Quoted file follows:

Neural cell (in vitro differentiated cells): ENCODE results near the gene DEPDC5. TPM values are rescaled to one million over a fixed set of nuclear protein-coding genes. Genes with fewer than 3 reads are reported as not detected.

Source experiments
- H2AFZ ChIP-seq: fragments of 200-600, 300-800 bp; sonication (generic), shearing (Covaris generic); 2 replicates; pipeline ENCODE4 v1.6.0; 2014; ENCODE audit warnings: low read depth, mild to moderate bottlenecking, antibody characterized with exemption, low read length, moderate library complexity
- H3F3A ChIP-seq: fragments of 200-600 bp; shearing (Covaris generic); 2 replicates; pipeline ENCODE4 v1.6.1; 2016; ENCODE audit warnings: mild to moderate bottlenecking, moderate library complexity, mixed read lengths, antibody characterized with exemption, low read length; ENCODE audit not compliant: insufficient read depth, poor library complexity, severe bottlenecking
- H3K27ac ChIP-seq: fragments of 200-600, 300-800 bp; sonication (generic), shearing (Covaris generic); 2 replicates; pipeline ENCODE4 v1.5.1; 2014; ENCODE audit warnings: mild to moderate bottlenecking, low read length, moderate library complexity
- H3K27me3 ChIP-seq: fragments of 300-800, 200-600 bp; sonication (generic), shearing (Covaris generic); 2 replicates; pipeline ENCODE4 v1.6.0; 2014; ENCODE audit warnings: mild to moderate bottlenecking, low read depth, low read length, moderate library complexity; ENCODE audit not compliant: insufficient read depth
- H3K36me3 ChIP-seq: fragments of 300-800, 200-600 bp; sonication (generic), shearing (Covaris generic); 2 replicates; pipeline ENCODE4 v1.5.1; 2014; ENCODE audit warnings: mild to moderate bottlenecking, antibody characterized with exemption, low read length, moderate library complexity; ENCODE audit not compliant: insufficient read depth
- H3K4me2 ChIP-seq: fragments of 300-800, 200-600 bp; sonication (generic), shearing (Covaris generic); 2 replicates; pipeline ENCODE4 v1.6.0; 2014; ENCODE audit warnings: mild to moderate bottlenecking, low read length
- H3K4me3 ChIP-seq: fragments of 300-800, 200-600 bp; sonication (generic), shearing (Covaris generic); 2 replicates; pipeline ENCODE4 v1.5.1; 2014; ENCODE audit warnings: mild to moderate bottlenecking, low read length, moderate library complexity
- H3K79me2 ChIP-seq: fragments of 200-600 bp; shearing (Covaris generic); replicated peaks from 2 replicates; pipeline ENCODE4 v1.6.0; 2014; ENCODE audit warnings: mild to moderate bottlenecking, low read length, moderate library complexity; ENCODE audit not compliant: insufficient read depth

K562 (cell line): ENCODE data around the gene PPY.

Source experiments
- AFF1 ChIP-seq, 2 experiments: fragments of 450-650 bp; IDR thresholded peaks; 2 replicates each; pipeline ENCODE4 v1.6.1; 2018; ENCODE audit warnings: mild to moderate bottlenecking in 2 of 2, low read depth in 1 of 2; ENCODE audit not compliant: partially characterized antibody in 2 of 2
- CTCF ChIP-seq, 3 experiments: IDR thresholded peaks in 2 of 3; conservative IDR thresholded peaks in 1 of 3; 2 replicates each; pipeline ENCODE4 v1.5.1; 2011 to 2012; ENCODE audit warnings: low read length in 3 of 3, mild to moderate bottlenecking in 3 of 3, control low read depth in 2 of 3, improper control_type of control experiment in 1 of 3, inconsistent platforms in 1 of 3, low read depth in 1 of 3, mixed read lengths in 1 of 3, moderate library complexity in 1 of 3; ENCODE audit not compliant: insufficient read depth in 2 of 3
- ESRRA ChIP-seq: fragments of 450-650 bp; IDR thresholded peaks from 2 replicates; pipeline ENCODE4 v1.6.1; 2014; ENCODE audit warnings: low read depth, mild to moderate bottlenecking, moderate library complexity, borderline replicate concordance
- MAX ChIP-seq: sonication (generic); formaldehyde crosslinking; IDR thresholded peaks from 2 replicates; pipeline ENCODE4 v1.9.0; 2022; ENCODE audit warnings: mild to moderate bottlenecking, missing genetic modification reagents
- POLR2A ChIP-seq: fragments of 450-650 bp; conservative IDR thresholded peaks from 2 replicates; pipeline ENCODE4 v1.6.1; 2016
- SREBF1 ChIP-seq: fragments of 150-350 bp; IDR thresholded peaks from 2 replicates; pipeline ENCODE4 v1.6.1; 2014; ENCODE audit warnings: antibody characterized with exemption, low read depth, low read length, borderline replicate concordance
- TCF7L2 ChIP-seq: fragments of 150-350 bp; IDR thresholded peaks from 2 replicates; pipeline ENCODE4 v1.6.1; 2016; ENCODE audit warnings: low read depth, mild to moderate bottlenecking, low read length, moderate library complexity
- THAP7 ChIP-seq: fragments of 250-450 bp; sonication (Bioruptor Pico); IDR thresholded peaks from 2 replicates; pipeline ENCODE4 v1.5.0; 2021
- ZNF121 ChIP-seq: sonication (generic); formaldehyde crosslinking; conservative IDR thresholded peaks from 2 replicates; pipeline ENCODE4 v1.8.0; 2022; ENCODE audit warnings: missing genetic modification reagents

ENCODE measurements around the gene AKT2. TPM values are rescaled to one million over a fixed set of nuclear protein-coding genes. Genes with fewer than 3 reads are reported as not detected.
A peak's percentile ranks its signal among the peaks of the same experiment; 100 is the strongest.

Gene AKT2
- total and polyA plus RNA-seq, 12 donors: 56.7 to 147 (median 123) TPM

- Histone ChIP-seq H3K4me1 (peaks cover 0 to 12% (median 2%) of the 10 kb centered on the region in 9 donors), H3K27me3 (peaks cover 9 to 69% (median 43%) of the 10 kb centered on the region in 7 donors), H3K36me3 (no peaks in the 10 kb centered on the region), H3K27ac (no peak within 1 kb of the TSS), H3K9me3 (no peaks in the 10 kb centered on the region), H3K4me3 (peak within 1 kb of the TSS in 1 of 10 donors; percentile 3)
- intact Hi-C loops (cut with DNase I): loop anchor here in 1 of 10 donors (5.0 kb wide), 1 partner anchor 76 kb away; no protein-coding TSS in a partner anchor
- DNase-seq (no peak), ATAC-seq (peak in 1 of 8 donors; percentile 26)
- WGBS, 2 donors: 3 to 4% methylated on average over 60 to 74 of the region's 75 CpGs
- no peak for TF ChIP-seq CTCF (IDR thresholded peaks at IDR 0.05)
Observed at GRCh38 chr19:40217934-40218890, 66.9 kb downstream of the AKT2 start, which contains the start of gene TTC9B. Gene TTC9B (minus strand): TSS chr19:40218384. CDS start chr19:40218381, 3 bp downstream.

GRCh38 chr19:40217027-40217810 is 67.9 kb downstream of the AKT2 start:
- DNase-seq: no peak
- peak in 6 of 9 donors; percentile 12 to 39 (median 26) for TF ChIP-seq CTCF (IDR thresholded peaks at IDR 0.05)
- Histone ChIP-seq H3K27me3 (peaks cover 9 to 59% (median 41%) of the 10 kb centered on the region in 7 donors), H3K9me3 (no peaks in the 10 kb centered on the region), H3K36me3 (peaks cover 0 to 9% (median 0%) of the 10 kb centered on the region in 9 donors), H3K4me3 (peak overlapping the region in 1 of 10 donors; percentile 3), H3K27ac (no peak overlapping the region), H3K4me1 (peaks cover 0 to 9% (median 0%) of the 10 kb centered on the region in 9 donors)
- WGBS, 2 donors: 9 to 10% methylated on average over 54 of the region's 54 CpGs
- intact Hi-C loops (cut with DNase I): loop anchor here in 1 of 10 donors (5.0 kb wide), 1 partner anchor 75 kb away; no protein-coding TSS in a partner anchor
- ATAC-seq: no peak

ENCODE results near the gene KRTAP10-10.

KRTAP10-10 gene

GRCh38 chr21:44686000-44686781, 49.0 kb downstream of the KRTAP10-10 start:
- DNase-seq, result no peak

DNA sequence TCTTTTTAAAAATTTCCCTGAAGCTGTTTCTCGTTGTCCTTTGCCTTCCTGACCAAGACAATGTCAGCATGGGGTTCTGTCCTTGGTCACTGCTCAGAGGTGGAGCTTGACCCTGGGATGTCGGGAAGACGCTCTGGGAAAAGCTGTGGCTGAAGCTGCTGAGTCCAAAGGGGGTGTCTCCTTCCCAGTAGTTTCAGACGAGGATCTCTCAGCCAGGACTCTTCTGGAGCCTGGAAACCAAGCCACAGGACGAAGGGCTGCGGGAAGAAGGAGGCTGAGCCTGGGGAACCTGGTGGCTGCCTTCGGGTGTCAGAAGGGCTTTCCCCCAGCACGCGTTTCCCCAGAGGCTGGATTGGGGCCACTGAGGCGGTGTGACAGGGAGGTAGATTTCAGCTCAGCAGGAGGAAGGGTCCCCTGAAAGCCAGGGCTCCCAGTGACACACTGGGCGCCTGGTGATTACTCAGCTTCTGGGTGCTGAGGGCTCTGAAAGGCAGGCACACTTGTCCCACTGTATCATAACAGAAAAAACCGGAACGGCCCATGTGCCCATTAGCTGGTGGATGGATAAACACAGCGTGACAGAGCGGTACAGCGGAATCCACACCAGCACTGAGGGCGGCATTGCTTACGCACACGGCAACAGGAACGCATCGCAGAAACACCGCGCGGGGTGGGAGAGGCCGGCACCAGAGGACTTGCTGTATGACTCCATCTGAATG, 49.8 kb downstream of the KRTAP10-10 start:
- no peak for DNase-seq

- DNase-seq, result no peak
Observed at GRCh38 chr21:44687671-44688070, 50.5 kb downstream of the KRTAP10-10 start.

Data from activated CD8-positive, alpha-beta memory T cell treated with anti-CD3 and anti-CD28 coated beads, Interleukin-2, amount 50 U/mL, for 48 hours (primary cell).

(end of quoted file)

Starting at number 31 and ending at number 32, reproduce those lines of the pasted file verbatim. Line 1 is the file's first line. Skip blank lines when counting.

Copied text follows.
Observed at GRCh38 chr19:40217934-40218890, 66.9 kb downstream of the AKT2 start, which contains the start of gene TTC9B. Gene TTC9B (minus strand): TSS chr19:40218384. CDS start chr19:40218381, 3 bp downstream.

GRCh38 chr19:40217027-40217810 is 67.9 kb downstream of the AKT2 start: